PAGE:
This Date in Pirates History: June 1

Five former Pittsburgh Pirates players born on this date, including a first baseman for the 1925 World Series champs. In his Jolly Roger Rewind, John Fredland recaps a game from the last World Series team in franchise history.

Hal Smith (1931) Catcher for the 1965 Pirates. When he played for the Pirates in 1965, it was the first time he played pro ball since 1961 with the Cardinals. After signing with the Cardinals in 1949 as an amateur free agent, Smith spent six seasons in the majors with St Louis from 1956 until 1961. He was a two-time All-Star, playing a total of 566 games, hitting .258 with 23 homers and 172 RBI’s. In both, 1959 and 1960, he threw out more runners than any other catcher in the NL and he had the highest caught stealing percentage(51.5%) during the 1960 season. After hitting .248 with 10 RBI’s in 45 games in 1961, Hal became a coach for the Cardinals. He then worked two years in their minor league system before joining the Pirates in 1965 as a coach. When injuries behind the plate struck Pittsburgh, Smith was put on the active roster. He started a game on July 1st, going 0-3 at the plate, then came in as a defensive replacement in three other games before moving back to full-time coaching. He was with the Pirates organization through the 1967 season and was playing for the team during that last Spring Training, with word that he might be activated as a player if the other catchers weren’t up to the task. He was never activated though and the following year he moved on to a coaching job with the Reds.

Lou Tost (1911) Pitcher for the Pirates on April 24,1947. He first played minor league ball in 1934, but didn’t make his major league debut until eight years later for the Boston Braves. In 1941, at age thirty, Lou went 13-10 3.85 in 47 games for the Hollywood Stars of the Pacific Coast League. He was traded to the Braves in late September of 1941 and saw plenty of action during his rookie season the next year. In 35 games, 22 as a starter, he went 10-10 3,53 in 147.2 innings. The next season he pitched just three games for the Braves before the military came calling. Tost missed all of 1944-45, returning to the minors during the 1946 season. While playing for Seattle of the PCL, he went 16-13 2.70 in 240 innings. Lou was in camp with the Braves in 1947 until the Pirates purchased him in late March. It came as a surprise to the people in Boston, who thought they were giving up a good pitcher for nothing more than cash. His Pirates career didn’t turn out so well though. On April 24th, he came in to pitch the 8th inning against the Cubs, with the Pirates down 5-4. Tost  faced six batters, allowing one run on three hits in his only inning of work. Shortly after that game, he was sent to Indianapolis, where he finished out the year. Lou played another five seasons in the minors before retiring in 1952, ending a 16 year pro career.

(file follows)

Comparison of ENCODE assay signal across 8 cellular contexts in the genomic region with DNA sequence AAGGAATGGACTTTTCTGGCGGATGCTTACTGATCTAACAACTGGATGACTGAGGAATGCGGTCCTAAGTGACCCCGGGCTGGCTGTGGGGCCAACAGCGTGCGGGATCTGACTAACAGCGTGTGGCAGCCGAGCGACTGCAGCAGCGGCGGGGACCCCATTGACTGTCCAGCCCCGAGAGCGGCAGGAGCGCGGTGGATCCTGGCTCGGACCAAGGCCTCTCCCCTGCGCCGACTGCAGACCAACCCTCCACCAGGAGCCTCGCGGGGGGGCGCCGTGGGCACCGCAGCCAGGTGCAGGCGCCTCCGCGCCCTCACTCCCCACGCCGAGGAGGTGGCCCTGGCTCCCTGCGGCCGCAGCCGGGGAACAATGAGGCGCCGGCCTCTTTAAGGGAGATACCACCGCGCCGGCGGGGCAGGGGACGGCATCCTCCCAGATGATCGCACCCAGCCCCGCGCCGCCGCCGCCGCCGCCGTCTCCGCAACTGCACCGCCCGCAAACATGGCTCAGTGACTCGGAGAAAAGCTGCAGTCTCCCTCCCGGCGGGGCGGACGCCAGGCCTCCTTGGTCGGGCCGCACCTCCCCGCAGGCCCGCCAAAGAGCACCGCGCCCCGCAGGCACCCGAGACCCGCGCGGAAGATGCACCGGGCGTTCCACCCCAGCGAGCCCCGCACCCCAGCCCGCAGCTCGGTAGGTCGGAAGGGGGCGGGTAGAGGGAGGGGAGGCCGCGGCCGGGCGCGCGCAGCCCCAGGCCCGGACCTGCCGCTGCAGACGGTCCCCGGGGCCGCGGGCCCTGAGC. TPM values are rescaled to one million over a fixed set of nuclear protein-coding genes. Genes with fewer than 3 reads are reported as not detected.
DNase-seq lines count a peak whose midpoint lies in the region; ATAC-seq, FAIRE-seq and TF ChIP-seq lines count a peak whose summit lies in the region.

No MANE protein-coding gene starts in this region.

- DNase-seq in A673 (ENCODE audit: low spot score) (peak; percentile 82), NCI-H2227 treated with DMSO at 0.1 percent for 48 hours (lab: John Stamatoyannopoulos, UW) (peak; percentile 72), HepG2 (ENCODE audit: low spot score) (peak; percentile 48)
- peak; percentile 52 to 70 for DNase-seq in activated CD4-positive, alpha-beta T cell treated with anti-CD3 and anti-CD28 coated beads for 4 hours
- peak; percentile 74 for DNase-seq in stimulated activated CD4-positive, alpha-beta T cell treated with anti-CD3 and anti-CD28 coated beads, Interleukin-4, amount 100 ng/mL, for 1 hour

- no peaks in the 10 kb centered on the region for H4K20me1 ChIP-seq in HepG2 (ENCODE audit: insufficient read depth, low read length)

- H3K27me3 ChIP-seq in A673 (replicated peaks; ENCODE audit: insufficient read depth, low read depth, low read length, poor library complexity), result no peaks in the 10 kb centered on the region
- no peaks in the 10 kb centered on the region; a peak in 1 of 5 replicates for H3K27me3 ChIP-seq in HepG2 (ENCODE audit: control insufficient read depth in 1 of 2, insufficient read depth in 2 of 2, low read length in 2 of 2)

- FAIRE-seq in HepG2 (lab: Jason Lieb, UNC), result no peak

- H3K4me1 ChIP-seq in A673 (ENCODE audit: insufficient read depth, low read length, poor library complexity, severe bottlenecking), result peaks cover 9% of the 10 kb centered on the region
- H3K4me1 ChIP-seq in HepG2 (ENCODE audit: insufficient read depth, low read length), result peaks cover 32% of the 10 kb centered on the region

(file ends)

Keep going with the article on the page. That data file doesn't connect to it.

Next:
Al Niehaus (1899) First baseman for the 1925 Pirates. He has a breakout season in the minors in 1924, hitting .366 with 53 extra base hits for the Chattanooga Lookouts of the Southern League. Prior to that he had played three years in the Florida State League, a lower level of the minors. Al batted .332 for Jacksonville in 1922 and .364 for Bradenton the following season. He was signed by the Chicago Cubs after that breakout season in 1924, but Niehaus never played for them. Pittsburgh acquired him from the Cubs on October 27,1924 in a six player deal that included Wilbur Cooper, Hall of Famer Rabbit Maranville, Vic Aldridge, Charlie Grimm and George Grantham, all much bigger name players than Niehaus. He became the Pirates everyday first baseman just over a week into the season, then lost the job after three weeks once his batting average fell to .205 on May 12th. Pittsburgh signed star veteran first baseman Stuffy McInnis on May 29th, signaling the end with the Pirates for Al. The Pirates traded him to the Cincinnati Reds on May 30,1925 in exchange for pitcher Tom Sheehan. Niehaus hit .299 in 51 games for the Reds, then returned to the minors to play his last four years of pro ball before retiring. Barely two years after his career ended, he passed away from pneumonia at age thirty-two.